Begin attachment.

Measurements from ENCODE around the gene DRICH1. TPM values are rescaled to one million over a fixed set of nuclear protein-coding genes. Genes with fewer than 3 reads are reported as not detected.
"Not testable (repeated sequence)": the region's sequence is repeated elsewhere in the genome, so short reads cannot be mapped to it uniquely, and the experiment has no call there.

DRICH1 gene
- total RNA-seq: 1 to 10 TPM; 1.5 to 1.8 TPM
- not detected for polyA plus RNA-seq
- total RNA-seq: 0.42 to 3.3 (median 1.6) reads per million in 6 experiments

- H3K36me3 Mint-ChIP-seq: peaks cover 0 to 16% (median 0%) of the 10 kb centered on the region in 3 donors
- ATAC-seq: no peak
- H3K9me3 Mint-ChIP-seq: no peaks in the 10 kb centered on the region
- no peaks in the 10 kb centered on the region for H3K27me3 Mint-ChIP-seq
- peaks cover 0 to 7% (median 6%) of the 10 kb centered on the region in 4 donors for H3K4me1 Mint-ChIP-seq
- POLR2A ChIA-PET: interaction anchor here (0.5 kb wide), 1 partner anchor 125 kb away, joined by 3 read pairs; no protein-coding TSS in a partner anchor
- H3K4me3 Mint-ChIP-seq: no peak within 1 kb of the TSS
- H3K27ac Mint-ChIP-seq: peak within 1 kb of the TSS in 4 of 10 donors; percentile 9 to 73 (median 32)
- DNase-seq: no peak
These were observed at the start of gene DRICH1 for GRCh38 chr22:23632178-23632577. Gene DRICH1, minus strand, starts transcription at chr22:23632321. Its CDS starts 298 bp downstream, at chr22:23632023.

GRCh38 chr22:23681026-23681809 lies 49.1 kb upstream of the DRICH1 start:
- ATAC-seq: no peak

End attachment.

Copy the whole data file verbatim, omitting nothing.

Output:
Measurements from ENCODE around the gene DRICH1. TPM values are rescaled to one million over a fixed set of nuclear protein-coding genes. Genes with fewer than 3 reads are reported as not detected.
"Not testable (repeated sequence)": the region's sequence is repeated elsewhere in the genome, so short reads cannot be mapped to it uniquely, and the experiment has no call there.

DRICH1 gene
- total RNA-seq: 1 to 10 TPM; 1.5 to 1.8 TPM
- not detected for polyA plus RNA-seq
- total RNA-seq: 0.42 to 3.3 (median 1.6) reads per million in 6 experiments

- H3K36me3 Mint-ChIP-seq: peaks cover 0 to 16% (median 0%) of the 10 kb centered on the region in 3 donors
- ATAC-seq: no peak
- H3K9me3 Mint-ChIP-seq: no peaks in the 10 kb centered on the region
- no peaks in the 10 kb centered on the region for H3K27me3 Mint-ChIP-seq
- peaks cover 0 to 7% (median 6%) of the 10 kb centered on the region in 4 donors for H3K4me1 Mint-ChIP-seq
- POLR2A ChIA-PET: interaction anchor here (0.5 kb wide), 1 partner anchor 125 kb away, joined by 3 read pairs; no protein-coding TSS in a partner anchor
- H3K4me3 Mint-ChIP-seq: no peak within 1 kb of the TSS
- H3K27ac Mint-ChIP-seq: peak within 1 kb of the TSS in 4 of 10 donors; percentile 9 to 73 (median 32)
- DNase-seq: no peak
These were observed at the start of gene DRICH1 for GRCh38 chr22:23632178-23632577. Gene DRICH1, minus strand, starts transcription at chr22:23632321. Its CDS starts 298 bp downstream, at chr22:23632023.

GRCh38 chr22:23681026-23681809 lies 49.1 kb upstream of the DRICH1 start:
- ATAC-seq: no peak